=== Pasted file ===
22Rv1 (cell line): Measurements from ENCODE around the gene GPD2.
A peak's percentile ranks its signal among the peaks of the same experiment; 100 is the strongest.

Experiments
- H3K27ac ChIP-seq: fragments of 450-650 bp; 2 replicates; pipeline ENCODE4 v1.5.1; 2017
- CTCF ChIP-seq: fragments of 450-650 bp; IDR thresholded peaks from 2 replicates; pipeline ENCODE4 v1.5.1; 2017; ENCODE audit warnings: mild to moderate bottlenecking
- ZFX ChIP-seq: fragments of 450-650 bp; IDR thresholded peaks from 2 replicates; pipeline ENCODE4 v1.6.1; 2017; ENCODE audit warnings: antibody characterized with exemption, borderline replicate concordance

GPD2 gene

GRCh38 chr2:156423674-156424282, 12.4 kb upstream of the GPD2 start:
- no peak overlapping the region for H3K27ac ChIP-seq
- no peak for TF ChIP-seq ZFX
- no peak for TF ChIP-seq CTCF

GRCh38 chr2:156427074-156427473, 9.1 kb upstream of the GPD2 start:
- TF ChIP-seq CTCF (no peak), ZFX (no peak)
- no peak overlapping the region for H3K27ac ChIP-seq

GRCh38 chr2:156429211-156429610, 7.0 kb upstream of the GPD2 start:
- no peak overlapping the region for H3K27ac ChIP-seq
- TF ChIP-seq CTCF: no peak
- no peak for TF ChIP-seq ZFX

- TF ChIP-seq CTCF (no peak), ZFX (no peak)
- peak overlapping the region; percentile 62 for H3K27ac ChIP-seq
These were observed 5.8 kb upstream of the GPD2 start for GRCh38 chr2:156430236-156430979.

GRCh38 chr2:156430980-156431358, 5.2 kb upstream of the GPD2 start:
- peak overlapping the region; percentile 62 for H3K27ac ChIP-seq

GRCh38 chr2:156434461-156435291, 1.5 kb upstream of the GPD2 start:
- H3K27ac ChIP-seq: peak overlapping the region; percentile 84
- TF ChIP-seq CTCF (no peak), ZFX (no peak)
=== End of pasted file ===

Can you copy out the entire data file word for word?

22Rv1 (cell line): Measurements from ENCODE around the gene GPD2.
A peak's percentile ranks its signal among the peaks of the same experiment; 100 is the strongest.

Experiments
- H3K27ac ChIP-seq: fragments of 450-650 bp; 2 replicates; pipeline ENCODE4 v1.5.1; 2017
- CTCF ChIP-seq: fragments of 450-650 bp; IDR thresholded peaks from 2 replicates; pipeline ENCODE4 v1.5.1; 2017; ENCODE audit warnings: mild to moderate bottlenecking
- ZFX ChIP-seq: fragments of 450-650 bp; IDR thresholded peaks from 2 replicates; pipeline ENCODE4 v1.6.1; 2017; ENCODE audit warnings: antibody characterized with exemption, borderline replicate concordance

GPD2 gene

GRCh38 chr2:156423674-156424282, 12.4 kb upstream of the GPD2 start:
- no peak overlapping the region for H3K27ac ChIP-seq
- no peak for TF ChIP-seq ZFX
- no peak for TF ChIP-seq CTCF

GRCh38 chr2:156427074-156427473, 9.1 kb upstream of the GPD2 start:
- TF ChIP-seq CTCF (no peak), ZFX (no peak)
- no peak overlapping the region for H3K27ac ChIP-seq

GRCh38 chr2:156429211-156429610, 7.0 kb upstream of the GPD2 start:
- no peak overlapping the region for H3K27ac ChIP-seq
- TF ChIP-seq CTCF: no peak
- no peak for TF ChIP-seq ZFX

- TF ChIP-seq CTCF (no peak), ZFX (no peak)
- peak overlapping the region; percentile 62 for H3K27ac ChIP-seq
These were observed 5.8 kb upstream of the GPD2 start for GRCh38 chr2:156430236-156430979.

GRCh38 chr2:156430980-156431358, 5.2 kb upstream of the GPD2 start:
- peak overlapping the region; percentile 62 for H3K27ac ChIP-seq

GRCh38 chr2:156434461-156435291, 1.5 kb upstream of the GPD2 start:
- H3K27ac ChIP-seq: peak overlapping the region; percentile 84
- TF ChIP-seq CTCF (no peak), ZFX (no peak)